The legal rights of Massachusetts condominium owners are provided by state laws and may be further defined in the Master Deed to their condo. For many people, consulting a Massachusetts real estate attorney is helpful to gain a better understanding of these documents and laws. An October 5, 2018 case between condo unit owners and a condominium developer illustrates the significance of the Master Deed in determining the rights and responsibilities of the parties.
The case arose after the developer recorded two amendments to the Master Deed, which had the effect of permitting construction of 56 additional condo units, doubling the current occupancy. The plaintiffs contended that the amendments were invalid because the defendant no longer had authority to amend the Master Deed without approval of a majority of the unit owners.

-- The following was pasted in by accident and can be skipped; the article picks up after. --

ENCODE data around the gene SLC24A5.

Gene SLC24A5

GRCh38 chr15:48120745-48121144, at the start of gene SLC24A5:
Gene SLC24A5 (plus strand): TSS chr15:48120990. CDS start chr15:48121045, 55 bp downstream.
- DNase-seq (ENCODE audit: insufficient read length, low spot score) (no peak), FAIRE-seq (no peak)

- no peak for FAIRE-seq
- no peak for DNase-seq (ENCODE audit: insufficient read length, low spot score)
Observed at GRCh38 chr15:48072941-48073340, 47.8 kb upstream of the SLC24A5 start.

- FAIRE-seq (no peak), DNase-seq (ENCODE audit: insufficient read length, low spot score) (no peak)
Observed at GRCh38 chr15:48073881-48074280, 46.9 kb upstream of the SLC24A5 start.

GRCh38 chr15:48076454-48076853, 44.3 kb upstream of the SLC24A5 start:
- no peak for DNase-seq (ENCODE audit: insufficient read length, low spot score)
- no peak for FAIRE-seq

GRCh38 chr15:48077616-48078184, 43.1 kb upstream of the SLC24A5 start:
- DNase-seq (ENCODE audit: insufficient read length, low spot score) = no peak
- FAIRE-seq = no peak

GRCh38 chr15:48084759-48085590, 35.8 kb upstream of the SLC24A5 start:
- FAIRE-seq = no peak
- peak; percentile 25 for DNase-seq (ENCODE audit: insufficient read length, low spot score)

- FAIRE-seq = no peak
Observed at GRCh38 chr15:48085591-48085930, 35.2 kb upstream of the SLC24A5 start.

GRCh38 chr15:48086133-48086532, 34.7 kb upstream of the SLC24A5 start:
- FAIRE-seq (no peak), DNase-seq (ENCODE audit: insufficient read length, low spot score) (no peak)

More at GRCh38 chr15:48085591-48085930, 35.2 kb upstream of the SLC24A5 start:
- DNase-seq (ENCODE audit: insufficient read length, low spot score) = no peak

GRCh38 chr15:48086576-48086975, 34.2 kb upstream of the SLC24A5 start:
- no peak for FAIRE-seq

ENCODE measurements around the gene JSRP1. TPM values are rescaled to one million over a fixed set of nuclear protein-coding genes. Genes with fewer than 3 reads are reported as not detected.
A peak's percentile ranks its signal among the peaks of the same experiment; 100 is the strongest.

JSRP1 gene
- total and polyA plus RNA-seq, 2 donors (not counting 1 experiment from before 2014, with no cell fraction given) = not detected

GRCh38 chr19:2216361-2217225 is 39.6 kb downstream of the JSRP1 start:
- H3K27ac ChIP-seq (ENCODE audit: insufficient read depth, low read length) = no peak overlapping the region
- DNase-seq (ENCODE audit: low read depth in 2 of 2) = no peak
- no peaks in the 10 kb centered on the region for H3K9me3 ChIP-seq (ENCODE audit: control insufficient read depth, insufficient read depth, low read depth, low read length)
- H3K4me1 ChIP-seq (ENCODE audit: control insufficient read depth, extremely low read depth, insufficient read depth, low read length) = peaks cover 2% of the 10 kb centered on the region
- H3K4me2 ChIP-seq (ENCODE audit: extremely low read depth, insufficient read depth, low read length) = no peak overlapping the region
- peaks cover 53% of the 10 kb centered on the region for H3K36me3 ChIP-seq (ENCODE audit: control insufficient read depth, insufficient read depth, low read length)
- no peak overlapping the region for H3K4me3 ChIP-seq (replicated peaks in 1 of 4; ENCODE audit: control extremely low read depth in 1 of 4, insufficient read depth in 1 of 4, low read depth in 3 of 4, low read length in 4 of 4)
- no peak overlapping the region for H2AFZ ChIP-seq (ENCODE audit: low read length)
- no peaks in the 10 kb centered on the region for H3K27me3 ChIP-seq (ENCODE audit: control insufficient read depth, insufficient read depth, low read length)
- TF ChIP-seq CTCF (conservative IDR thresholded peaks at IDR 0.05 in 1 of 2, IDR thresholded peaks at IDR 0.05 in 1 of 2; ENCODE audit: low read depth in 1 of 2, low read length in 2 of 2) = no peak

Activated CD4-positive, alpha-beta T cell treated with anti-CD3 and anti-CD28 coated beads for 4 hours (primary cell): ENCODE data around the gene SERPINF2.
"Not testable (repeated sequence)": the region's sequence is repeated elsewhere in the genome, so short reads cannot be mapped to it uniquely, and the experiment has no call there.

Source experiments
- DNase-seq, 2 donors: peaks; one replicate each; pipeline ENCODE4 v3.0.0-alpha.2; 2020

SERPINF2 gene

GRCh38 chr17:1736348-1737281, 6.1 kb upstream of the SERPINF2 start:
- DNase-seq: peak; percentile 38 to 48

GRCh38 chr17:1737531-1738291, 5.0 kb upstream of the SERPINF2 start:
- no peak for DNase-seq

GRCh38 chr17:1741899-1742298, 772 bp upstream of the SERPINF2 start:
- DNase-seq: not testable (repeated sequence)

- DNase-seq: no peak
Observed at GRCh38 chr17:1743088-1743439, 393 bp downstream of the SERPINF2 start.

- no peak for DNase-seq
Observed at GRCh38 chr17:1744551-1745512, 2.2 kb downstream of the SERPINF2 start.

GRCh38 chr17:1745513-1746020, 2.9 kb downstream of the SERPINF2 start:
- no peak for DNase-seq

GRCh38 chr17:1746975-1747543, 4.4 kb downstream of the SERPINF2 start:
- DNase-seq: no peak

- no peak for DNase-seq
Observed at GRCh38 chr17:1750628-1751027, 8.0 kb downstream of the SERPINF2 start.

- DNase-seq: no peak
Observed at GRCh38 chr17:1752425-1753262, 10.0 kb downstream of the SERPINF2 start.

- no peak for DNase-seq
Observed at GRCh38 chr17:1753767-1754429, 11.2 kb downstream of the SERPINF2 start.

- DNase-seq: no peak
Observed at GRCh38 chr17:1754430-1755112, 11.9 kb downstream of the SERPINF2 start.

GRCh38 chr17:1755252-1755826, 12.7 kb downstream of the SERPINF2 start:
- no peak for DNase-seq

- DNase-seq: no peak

In Massachusetts, the Condominium Act provides the framework for the development of condominiums. The Act explicitly protects unit owners by mandating their consent to any alteration that materially affects their undivided interests in the common areas. Accordingly, any such alteration can be achieved only by an amendment to the Master Deed. There is an exception, however, for phased condominium projects like the one at issue in the case. Unit owner approval is not required to add new units for a phased project if the Master Deed provided for them at the time it was recorded, and made it possible to determine each unit’s interest after the additions.